Solemnity Of Sts. Peter And Paul
MATTHEW 16:13-19 (Acts 12:1-11; 2 Timothy 4:6-8, 17-18)
St. Peter: Simon, son of John (Johnson). Nothing is known of him until Jesus, walking along the shore of the Sea of Galilee, calls him as one of the first four disciples along with Simon’s brother Andrew and the two sons of Zebedee, James and John. All four were fishermen. According to Luke, the latter two with their father Zebedee were business partners with the Johnson brothers. These were not poor fishermen. Archaeologists have found and researched the home of Simon and Andrew. It was a large building with a tile roof. Poor people did not have large homes with tile roofs. Such accommodations indicate a prosperous business enterprise involving an extended family. Recall that Simon’s mother-in-law lived with Simon and Andrew’s families. That she was a member of the household is clear. After Jesus cured her of a fever, she waited on him and other guests.
A mother-in-law is normally acquired by marriage. Thus Simon was a married man. We know nothing about children, but a later legend attributed at least one daughter to this couple. That Simon (and probably others) did not give up quite everything, including a wife, to follow Jesus is indicated by Paul’s question in 1 Corinthians 9:5. Responding to critics, Paul asks, “Don’t we (Paul and Barnabas) have a right to be accompanied by a wife, as the other apostles, and the brothers of the Lord, and Cephas?” The name Cephas, Aramaic word for ‘rock,' is the title by which Paul came to know him and usually (with two exceptions) speaks of him by that name (nine times).
Simon (and Andrew) come across to us not only successful but also shrewd businessmen. Their city of origin was Bethsaida on the NE shore of the Sea of Galilee. A problem: this city was in a province ruled by Herod Philip. When the fishermen of that location took their catch across the northern end of the Sea of Galilee to Capernaum for processing or for transport to the fish-drying tower at Magdala, they crossed into the province of Galilee, which was ruled by Herod Antipas. Crossing borders entailed paying toll fees. Smart move: they moved to the NW shore to Capernaum. It was at Capernaum, in the home of Simon and Andrew, that Jesus headquartered his mission in Galilee.
With this kind of background, it is clear that Jesus knew what he was doing when he appointed a successful and shrewd businessman to oversee his mission to bring people to the kingdom of God. To symbolize the authority and strength of Simon, Jesus gave him the symbolic title ‘Rock.” As Isaiah 51:2 calls Abraham the "rock" from which the people of God were quarried, so Simon Peter is called the "rock" which stabilizes the Christian mission. Simon Peter had the business acumen needed to oversee the Church, but his personality needed some adjustments. From a foot-in-mouth impulsive disciple, Jesus chiseled Simon Peter into the Rock on which he built his Church. That Simon Peter’s reformed personality had an overwhelming influence over early Christianity is especially demonstrated by Paul. This most independent of "free-lance" operators traveled to Jerusalem to consult with Simon Peter.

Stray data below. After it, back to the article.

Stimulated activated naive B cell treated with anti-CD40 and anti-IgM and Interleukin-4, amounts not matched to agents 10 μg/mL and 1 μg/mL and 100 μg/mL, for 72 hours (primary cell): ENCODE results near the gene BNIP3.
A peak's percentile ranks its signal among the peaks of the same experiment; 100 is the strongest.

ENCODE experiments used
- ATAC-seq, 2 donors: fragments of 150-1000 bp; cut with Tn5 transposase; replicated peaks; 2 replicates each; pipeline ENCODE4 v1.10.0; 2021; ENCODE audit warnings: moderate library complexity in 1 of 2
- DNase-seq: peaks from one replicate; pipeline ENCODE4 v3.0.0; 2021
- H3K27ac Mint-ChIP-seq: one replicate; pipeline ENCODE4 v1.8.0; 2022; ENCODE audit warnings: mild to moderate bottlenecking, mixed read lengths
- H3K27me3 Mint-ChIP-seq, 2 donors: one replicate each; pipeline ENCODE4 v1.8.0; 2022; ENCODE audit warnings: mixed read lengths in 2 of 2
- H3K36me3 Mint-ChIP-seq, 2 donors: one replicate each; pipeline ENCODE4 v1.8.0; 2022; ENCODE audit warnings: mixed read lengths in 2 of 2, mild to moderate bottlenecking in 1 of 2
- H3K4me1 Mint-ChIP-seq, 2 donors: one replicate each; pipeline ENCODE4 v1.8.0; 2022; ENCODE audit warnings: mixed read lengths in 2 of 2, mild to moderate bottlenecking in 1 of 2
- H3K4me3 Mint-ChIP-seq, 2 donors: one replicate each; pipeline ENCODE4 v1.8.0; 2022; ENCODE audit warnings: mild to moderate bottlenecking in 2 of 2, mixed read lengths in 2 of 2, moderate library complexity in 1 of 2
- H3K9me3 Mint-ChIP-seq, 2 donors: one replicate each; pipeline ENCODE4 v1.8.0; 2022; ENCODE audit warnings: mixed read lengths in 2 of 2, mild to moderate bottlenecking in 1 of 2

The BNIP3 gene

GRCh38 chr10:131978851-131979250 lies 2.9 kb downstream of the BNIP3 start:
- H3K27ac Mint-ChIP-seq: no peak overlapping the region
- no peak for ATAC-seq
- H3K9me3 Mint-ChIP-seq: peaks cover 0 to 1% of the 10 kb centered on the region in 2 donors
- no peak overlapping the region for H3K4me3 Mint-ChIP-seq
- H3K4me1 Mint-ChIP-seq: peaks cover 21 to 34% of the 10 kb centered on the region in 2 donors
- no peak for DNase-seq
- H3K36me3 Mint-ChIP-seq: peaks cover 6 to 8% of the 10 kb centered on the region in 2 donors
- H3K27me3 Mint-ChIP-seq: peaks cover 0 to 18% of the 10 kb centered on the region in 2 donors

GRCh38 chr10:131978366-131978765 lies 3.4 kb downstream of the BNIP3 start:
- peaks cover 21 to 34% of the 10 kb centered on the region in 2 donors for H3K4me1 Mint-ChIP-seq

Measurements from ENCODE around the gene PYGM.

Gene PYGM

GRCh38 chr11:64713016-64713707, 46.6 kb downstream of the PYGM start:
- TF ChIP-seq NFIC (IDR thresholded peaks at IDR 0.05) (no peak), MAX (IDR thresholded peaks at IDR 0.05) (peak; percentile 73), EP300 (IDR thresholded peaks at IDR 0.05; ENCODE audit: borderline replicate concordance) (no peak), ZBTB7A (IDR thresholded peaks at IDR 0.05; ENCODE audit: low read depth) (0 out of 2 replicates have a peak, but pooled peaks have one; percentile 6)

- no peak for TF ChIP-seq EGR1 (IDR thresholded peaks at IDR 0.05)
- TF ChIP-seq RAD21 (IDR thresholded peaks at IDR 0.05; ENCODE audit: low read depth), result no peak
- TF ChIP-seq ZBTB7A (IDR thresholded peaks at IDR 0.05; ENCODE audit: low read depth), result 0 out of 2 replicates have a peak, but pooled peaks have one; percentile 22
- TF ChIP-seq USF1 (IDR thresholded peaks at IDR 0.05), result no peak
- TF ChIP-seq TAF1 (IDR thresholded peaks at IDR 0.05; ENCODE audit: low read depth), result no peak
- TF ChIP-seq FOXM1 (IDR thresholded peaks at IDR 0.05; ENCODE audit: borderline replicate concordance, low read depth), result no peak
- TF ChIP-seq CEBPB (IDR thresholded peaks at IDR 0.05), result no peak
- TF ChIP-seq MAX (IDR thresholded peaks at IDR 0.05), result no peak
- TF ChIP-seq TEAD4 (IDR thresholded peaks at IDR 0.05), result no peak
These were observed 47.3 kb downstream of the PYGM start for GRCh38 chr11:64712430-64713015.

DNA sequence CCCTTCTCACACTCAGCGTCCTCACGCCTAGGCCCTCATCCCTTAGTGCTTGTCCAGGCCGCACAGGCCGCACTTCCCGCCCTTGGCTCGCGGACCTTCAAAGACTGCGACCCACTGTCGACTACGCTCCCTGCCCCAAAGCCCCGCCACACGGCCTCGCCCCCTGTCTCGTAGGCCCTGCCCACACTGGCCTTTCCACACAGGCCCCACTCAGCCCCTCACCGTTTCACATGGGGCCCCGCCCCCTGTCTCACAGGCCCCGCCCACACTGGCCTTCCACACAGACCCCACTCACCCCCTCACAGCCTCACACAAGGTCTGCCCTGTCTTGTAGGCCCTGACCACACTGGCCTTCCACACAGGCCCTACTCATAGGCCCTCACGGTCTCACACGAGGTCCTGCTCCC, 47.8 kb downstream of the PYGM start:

St. Paul: Saul of Tarsus, a city in what is today SE Turkey, was born into a family of devout Jews who belonged to the religious group called ‘the Pharisees.’ These were mostly laity, and some priests, who devoted themselves to living the laws of the Torah and the various traditions that evolved to protect and sometimes extend those laws. Paul was proud of being a Pharisee, a fact that should not be forgotten when we encounter the negative depiction of the Pharisees in our gospels. We do not know what caused Saul of Tarsus to change his name to Paul, or whether he already from the time of his naming was given both the Hebrew name Saul and the Roman name Paul. For some reason he held citizenship in the Roman Empire, was proud of it, and used it to his advantage.
Saul was educated in Jerusalem, trained as a scribe, a biblical scholar, as a disciple or student of Gamaliel, a great scholar of his time. Saul’s zeal was so great, that when a small group of "heretics," later called Christians, drew large numbers of converts to belief in Jesus as Messiah/Christ, he obtained letters of authority from the high priest in Jerusalem to travel to the synagogues up north in Damascus, Syria, to bring these heretics in chains to Jerusalem. It was during this journey that Paul was struck down and temporarily blinded by the Lord to make him see reality. From Saul the zealous persecutor, Jesus formed him into Paul, the great Christian missionary to the Gentiles.
Much is known of Paul’s personality and his work from his letters. His restless energy spread the gospel through much of Asia Minor (Turkey) and Greece by at least three major missionary journeys. He suffered from former colleagues who now regarded him as a traitor to the faith of his ancestors. Eventually he was arrested and turned over to Roman authorities. He had intended to travel to Rome and have that Christian community support a missionary trip to “the ends of the earth,” Spain. He was taken to Rome as a prisoner of the State. There is enough evidence to support as historical fact that both Peter and Paul died as martyrs in Rome under a persecution of Christians by the Emperor Nero about 64 A.D.